Building trust and collaboration in health care
November 14, 2011 – Ten years ago, when David Shore first began offering a program for health care executives on how to lead their organizations through change, he asked participants a question: If the U.S. health care system is so good—with well-trained clinicians, access to safe and effective drugs, topnotch medical equipment, and Internet access to a wealth of health information—why doesn’t it have better outcomes?
One of the participants gave a simple answer: “The stakeholders don’t collaborate.”
That answer prompted Shore, associate dean and executive director of the Center for Continuing and Professional Education at the Harvard School of Public Health (HSPH), to write about the difficulties of collaboration among various stakeholders in the health care field. His 2011 book—High Stakes: The Critical Role of Stakeholders in Health Care, written with Eric Kupferberg of Northeastern University’s College of Professional Studies—makes a compelling case that health care stakeholders, such as doctors, hospitals, pharmaceutical companies, and medical device companies, need to find ways to align their interests to best provide good health for patients at good value.
Shore, who wrote two other books over the past decade on the importance of trust in health care, envisions a system in which various players “co-compete” so that they all become more successful.
For instance, although an insurance company and a physicians’ practice may have competing interests—the insurance company wants to minimize claims, but the doctors want to provide optimum care—those two players could choose to work together to insure that patients receive the most appropriate care, not necessarily the most care. In such a scenario, the insurance company could benefit by not having to pay for unnecessary tests. That outcome could be good for patients, too; as Shore notes in High Stakes, patients have sometimes suffered negative health consequences because of “runaway interventional treatment.”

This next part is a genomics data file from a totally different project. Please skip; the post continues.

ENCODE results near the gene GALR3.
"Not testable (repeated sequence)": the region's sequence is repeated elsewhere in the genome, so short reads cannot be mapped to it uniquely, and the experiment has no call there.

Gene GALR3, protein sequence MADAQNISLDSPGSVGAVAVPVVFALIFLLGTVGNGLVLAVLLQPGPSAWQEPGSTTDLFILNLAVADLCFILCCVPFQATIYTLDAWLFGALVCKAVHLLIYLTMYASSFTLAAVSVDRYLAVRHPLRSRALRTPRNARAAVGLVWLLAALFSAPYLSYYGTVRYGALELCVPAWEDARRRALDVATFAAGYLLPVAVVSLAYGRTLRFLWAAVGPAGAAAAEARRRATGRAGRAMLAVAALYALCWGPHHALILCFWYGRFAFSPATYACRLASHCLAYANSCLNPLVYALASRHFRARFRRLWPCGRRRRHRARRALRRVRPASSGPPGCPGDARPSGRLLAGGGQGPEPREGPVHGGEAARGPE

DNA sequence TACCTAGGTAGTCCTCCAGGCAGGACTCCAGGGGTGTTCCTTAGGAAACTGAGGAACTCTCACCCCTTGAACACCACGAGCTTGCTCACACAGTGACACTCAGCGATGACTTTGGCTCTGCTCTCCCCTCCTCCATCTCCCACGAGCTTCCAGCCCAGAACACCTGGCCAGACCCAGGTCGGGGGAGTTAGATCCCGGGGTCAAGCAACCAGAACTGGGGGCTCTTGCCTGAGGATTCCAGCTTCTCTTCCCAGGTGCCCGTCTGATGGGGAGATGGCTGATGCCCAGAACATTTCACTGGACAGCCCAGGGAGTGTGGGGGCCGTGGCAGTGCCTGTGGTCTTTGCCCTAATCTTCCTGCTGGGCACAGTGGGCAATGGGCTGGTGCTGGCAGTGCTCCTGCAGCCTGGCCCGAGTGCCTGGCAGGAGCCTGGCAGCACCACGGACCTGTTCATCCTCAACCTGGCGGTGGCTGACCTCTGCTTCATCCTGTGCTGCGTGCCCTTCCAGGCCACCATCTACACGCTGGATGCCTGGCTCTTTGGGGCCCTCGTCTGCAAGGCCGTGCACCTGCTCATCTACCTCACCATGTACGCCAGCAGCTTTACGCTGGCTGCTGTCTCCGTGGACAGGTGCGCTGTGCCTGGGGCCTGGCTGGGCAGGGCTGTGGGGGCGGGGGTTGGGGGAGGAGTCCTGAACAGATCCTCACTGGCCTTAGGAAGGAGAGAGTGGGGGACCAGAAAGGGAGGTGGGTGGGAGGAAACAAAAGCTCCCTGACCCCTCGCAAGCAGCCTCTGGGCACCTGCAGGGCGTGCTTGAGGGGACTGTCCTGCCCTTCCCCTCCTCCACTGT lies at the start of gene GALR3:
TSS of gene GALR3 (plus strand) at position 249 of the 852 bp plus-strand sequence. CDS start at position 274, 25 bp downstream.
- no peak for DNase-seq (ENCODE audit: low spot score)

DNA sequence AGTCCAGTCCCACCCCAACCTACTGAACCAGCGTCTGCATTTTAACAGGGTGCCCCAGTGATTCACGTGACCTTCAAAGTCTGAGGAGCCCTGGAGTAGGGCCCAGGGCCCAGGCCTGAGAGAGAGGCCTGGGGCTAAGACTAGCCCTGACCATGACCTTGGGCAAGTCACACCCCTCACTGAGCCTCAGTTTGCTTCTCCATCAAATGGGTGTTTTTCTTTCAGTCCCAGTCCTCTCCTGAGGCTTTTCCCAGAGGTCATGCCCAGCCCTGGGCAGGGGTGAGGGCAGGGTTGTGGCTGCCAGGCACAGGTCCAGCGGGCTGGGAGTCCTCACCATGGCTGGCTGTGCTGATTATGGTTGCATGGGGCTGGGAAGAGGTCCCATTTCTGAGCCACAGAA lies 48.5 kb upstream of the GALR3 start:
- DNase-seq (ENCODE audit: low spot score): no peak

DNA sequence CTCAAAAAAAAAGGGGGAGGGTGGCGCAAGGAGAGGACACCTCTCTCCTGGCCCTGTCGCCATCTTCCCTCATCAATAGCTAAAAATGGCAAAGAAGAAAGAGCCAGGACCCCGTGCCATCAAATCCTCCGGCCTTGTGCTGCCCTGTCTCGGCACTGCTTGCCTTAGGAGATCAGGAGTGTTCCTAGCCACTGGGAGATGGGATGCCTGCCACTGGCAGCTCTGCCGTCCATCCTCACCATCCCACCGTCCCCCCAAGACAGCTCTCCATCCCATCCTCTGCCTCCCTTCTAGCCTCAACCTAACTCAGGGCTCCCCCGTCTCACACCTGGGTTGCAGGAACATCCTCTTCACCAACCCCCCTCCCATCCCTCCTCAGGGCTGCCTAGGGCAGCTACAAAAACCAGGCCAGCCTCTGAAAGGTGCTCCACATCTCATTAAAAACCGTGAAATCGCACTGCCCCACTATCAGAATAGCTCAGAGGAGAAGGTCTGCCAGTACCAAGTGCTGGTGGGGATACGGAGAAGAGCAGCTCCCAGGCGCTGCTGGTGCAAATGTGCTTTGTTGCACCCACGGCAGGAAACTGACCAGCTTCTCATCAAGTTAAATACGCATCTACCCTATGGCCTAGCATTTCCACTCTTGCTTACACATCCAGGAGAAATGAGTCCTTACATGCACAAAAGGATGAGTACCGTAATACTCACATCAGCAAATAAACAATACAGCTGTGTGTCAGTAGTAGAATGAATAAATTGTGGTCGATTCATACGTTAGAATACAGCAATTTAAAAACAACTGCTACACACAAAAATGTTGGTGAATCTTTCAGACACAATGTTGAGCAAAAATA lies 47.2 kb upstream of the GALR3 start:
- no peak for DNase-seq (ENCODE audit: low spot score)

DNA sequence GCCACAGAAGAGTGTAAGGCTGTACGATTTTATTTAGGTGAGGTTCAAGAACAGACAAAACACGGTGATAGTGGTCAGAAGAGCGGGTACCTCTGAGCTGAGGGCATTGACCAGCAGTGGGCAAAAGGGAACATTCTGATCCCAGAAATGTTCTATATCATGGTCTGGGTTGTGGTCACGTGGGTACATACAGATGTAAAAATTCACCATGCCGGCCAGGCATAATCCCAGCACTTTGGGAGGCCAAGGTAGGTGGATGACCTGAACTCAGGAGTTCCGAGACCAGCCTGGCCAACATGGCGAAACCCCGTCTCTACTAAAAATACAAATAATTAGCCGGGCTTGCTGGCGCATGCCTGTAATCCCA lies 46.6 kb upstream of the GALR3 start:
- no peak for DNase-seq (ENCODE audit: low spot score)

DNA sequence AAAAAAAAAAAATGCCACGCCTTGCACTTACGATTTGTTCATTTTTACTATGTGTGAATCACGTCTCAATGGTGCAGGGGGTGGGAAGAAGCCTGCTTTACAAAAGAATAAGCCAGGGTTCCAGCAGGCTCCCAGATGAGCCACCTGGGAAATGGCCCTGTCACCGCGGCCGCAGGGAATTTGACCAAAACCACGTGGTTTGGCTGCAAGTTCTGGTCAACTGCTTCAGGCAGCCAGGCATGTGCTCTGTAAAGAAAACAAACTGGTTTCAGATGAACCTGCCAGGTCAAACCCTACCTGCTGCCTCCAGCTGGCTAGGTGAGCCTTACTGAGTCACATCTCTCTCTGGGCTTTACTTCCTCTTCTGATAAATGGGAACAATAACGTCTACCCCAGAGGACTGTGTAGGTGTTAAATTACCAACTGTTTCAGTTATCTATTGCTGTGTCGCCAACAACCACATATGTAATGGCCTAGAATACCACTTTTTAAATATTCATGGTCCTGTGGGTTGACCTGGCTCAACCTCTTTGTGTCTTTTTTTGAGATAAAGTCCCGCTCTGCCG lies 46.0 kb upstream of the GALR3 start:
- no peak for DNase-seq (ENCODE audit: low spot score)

This sort of “stakeholder alignment” is essential, said Shore, because health care, unlike other businesses, has so many stakeholders. And each stakeholder’s success is intertwined with that of the others.
But getting the players to collaborate is far from simple. “Let’s be very clear—one stakeholder’s cost is often another’s revenue,” said Shore. The stakeholders in the U.S. health care system operate mostly independently from one another and they often argue about who will pay for what and who is responsible for what. They are extremely gun-shy about collaboration because, at base, they don’t trust one another.
But Shore argues that more cooperation needs to happen—and they know it. “Everyone understands that all of the reform efforts and initiatives being proposed are dependent upon collaborations,” he said.
Shore’s annual program for executives, called “Forces of Change: New Strategies for the Evolving Health Care Marketplace,” draws on lessons from High Stakes and focuses on how to build trust and collaboration.